Cardiff 1 – 0 Crystal Palace (agg 1 – 1)
Cardiff goalkeeper Tom Heaton celebrates after his penalty heroics
Cardiff City keeper Tom Heaton proved the penalty shoot-out hero to inspire the Bluebirds to the Carling Cup final.
Heaton saved Crystal Palace’s first two penalties from Jermaine Easter and Sean Scannell to book the home team’s fourth trip to Wembley in as many years.
Cardiff trailed 1-0 from the first leg but Palace’s Anthony Gardner headed into his own net to level the tie.
The home team then dominated but failed to turn it into goals, even when Eagles captain Patrick McCarthy was sent off.
Cardiff City’s Wembley run
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2008 FA Cup semi-final: Barnsley 0-1 Cardiff
2008 FA Cup final: Cardiff 0-1 Portsmouth
2010 Play-off final: Blackpool 3-2 Cardiff
2012 Carling Cup final: Cardiff v Man City/Liverpool
Palace defended bravely after McCarthy’s dismissal for a second yellow card on 78 minutes, holding firm during extra time.
But, having been denied by the woodwork three times, Cardiff held their nerve in the penalty shoot-out to reach their first League Cup final and book a Wembley meeting with either Liverpool or Manchester City on 26 February.
They got off to a bad start in the shoot-out when Cardiff top scorer Kenny Miller blazed his side’s first kick over.
But Heaton, Cardiff’s second-choice keeper who has been preferred to David Marshall throughout their Carling Cup run, turned the tide back in the home side’s favour.
LAST FIVE SECOND-TIER TEAMS IN LEAGUE CUP FINAL
2001: Birmingham lost 5-4 on penalties to Liverpool
2000: Tranmere lost 2-1 to Leicester
1998: Middlesbrough lost 2-0 after extra-time to Chelsea
1995: Bolton lost 2-1 to Liverpool
1991: Sheffield Wednesday beat Manchester United 1-0
He brilliantly saved from Easter and then read Scannell’s effort too, after Craig Conway had slotted Cardiff’s second spot-kick.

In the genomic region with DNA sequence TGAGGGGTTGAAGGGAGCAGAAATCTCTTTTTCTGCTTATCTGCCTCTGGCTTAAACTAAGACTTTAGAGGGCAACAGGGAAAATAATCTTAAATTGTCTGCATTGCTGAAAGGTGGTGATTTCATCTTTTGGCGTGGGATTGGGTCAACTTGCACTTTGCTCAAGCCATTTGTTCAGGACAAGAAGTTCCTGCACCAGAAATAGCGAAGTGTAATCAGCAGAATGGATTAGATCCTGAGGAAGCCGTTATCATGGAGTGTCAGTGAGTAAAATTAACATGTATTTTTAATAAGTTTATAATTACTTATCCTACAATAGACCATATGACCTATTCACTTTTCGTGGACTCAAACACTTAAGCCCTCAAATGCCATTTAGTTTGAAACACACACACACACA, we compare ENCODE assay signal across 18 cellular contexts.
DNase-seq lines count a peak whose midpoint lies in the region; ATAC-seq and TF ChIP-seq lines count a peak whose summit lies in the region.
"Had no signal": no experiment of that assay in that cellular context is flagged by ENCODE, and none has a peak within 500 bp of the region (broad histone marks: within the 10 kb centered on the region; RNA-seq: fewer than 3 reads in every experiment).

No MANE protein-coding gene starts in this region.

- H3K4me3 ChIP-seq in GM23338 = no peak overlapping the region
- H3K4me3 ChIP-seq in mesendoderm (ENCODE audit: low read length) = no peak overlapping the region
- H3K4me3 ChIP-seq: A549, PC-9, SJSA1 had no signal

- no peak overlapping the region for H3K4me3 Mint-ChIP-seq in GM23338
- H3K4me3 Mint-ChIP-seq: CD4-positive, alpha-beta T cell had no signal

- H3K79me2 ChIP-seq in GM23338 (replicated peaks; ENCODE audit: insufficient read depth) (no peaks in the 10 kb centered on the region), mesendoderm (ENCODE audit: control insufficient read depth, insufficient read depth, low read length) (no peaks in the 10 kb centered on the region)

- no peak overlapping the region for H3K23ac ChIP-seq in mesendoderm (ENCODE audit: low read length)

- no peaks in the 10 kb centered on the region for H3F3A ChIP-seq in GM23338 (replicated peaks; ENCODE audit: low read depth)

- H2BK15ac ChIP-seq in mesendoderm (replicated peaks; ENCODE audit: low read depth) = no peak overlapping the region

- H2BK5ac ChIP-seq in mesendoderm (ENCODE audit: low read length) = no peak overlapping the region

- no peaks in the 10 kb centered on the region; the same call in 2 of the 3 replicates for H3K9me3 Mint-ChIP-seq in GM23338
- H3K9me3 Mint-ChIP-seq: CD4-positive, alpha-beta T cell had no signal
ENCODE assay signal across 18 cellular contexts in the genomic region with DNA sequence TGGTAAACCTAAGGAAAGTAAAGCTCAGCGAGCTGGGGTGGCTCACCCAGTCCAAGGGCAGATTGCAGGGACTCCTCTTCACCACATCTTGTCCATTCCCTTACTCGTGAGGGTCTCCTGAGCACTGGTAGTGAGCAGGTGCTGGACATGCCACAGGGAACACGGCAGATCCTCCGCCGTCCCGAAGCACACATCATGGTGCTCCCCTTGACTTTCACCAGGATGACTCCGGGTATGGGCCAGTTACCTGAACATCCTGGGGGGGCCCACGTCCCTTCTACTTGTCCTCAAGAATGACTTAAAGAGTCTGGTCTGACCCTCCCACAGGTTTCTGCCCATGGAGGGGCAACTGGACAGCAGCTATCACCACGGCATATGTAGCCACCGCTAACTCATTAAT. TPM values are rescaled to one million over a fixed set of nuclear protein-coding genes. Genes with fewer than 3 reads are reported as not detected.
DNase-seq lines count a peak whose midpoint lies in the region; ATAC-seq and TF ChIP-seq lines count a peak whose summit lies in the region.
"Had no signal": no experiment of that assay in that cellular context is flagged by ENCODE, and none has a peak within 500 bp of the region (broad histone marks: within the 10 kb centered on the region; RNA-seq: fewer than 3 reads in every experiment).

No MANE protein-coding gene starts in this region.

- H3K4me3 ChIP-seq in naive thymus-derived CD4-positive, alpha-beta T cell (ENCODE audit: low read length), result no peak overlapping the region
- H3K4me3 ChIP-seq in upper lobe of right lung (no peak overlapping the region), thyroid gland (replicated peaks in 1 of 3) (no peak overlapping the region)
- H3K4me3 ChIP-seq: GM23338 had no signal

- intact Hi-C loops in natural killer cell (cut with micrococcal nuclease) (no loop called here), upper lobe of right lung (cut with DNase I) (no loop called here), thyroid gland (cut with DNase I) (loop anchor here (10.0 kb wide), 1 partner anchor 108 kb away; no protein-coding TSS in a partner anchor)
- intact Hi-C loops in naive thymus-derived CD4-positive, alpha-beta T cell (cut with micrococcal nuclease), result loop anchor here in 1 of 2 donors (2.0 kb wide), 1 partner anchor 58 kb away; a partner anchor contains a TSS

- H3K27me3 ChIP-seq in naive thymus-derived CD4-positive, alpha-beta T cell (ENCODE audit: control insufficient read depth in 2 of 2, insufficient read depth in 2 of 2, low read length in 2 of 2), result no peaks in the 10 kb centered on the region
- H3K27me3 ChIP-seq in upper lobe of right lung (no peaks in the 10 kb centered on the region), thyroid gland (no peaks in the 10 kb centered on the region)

Rudy Gestede and Peter Whittingham put Cardiff 3-1 ahead, either side of Mile Jedinak firing into Heaton’s bottom right corner to get Palace going.
But Jonathan Parr’s nerve failed him, as he too missed the target to ensure that a tense all-Championship semi-final between Malky Mackay’s third-placed Cardiff and Dougie Freedman’s 14th-placed Palace went to form.
Having started with attacking intent, Cardiff levelled the tie after just seven minutes.
Mackay delighted with Cardiff display
Darcy Blake played the ball into the right channel for the onrushing Don Cowie, the Scottish midfielder wrapped his foot around the ball to send in a dangerous cross and Gardner, Palace’s goal hero from the first leg, instinctively lunged at the ball but headed into his own net.
Palace keeper Julian Speroni then beat away a fierce shot from Whittingham, before Aron Gunnarsson ballooned a header over and Miller slid just wide before going even closer in time added on at the end of the first half, controlling with his back to goal at the edge of the area before spinning in one fluid movement to crash a left-foot shot against the post.
Palace came out hard after the break but it was the same story, Whittingham again firing wide before bringing the best out of Speroni, who tipped over his free-kick.
0-0: Cardiff’s Miller fires over
0-0: Palace’s Easter’s shot saved
1-0: Cardiff’s Conway scores
1-0: Palace’s Scannell’s shot saved
2-0: Cardiff’s Gestede scores
2-1: Palace’s Jedinak scores
3-1: Cardiff’s Whittingham scores
3-1: Palace’s Parr shoots over
McCarthy then came to the Eagles’ rescue moments later, clearing off the line when Anthony Gerrard peeled away to head a free-kick past Speroni.
But the Palace skipper was to get his marching orders 12 minutes from the end of normal time when he scythed through the back of Miller, his second yellow card, having already been booked for an earlier foul on the same player.
Cowie had a late chance to win it in normal time before being sacrificed when Mackay opted to take advantage of the extra man.
He brought on another attacker in Gestede, who laid the ball off perfectly in the second period of extra time for Filip Kiss, only for the Slovakian midfielder to clip the top of the bar with his rising shot.
Freedman lauds Palace desire
Then came the best chance to avoid going to penalties when Gunnarsson lost his marker but, from four yards out, he somehow contrived to head against the bar with the net gaping.
Heaton had the final word, however, to ensure that Cardiff would not regret all their missed chances, allowing the Welsh side to go through to contest their third major Wembley final in five years.